Risks Associated With Conventional Humidifiers Adapted for High-Flow Nasal Cannula Therapy in Human Infants: Results of a Time and Motion Study.
Robert Tero and colleagues conducted a time and motion study assessing workflow and staff effort needs between the purpose-built Vapotherm system and the conventional Fisher & Paykel technology for the delivery of High Flow Nasal Cannula (HFNC) Therapy. The objective was to compare the actual cost of operating each system when taking into account the effort needed to manage the device, including tending to the rainout for which the conventional technology is prone.
While the data did reveal significantly more therapist contacts and unscheduled interventions associated with the need to clear condensed water from the circuit, an important finding in the paper was the resulting clinical sequelae associated with condensate reaching the patient. The Fisher & Paykel devices were associated with 0.7 device-related clinical events per 8 hour window of observation. These events ranged from patient arousals to more serious effects such as apneic and bradycardic events.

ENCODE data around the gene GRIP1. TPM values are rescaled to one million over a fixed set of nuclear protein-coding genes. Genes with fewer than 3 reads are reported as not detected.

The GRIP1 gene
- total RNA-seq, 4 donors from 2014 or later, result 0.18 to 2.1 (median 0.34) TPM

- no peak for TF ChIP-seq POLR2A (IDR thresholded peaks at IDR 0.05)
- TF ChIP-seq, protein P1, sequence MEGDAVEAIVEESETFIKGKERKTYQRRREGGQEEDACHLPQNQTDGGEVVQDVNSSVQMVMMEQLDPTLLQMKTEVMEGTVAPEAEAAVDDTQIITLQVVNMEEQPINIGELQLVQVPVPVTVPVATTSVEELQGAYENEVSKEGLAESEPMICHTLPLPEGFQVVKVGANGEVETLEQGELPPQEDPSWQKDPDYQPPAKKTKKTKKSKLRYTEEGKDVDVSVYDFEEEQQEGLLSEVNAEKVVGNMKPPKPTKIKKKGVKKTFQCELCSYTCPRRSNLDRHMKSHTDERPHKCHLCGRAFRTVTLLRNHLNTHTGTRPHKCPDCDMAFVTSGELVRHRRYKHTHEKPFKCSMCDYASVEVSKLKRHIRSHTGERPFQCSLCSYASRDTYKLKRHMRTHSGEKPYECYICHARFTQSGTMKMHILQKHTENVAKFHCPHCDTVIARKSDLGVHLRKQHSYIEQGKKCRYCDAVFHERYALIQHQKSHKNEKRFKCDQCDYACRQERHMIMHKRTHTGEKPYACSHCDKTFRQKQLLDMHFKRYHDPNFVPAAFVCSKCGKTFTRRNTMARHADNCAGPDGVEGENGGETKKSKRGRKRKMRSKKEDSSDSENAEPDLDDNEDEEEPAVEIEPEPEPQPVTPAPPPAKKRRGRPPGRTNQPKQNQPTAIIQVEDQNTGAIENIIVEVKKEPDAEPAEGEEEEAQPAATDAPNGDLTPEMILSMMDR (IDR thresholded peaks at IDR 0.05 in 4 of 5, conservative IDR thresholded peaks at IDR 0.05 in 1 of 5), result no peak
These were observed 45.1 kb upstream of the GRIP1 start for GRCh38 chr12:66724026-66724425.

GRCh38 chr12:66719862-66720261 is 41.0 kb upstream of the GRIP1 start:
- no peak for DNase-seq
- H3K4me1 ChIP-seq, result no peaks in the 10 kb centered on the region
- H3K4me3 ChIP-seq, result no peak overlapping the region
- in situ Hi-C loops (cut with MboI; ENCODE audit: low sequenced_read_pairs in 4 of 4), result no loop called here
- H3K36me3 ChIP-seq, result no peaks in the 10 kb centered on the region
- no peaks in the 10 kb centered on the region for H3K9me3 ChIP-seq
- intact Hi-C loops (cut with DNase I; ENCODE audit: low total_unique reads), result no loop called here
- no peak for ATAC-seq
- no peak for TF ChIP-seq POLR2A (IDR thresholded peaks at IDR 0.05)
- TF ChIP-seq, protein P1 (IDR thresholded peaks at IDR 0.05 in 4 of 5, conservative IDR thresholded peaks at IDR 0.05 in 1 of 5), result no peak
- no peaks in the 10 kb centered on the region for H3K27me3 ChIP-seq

The authors conclude that the use of conventional technologies is associated with an unaccounted cost beyond circuit price related to staff resources and the risk of clinical events. These costs should be accounted for when assessing the operational cost of the technology platform.
Click this link to find the Tero paper in the International Journal of Clinical Pediatrics: